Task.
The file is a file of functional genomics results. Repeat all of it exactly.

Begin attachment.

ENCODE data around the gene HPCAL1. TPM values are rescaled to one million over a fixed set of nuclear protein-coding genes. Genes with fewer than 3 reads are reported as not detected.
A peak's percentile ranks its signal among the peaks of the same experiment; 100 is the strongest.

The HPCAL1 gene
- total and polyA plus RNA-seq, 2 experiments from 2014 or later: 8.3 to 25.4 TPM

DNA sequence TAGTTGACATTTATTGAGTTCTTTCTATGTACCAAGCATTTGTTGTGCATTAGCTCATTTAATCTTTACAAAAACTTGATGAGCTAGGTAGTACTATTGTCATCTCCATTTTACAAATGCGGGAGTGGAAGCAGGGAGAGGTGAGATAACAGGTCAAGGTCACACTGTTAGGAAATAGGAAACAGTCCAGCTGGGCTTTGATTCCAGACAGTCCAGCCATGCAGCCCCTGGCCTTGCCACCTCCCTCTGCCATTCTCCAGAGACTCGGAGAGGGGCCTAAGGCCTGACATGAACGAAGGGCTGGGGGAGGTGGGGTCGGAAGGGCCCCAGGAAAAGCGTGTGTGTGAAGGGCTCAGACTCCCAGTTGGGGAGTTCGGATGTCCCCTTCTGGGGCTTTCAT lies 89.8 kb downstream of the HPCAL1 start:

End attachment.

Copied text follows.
ENCODE data around the gene HPCAL1. TPM values are rescaled to one million over a fixed set of nuclear protein-coding genes. Genes with fewer than 3 reads are reported as not detected.
A peak's percentile ranks its signal among the peaks of the same experiment; 100 is the strongest.

The HPCAL1 gene
- total and polyA plus RNA-seq, 2 experiments from 2014 or later: 8.3 to 25.4 TPM

DNA sequence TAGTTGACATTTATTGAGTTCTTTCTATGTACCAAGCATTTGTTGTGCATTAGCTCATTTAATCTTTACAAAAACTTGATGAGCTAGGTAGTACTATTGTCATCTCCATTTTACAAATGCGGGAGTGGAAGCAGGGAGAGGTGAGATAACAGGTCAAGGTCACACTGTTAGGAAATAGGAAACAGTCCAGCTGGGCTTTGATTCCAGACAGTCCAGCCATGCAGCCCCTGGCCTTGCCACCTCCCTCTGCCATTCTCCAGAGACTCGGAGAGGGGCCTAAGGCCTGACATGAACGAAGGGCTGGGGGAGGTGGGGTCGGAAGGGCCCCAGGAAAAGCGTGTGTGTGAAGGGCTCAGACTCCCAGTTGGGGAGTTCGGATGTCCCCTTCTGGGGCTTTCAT lies 89.8 kb downstream of the HPCAL1 start: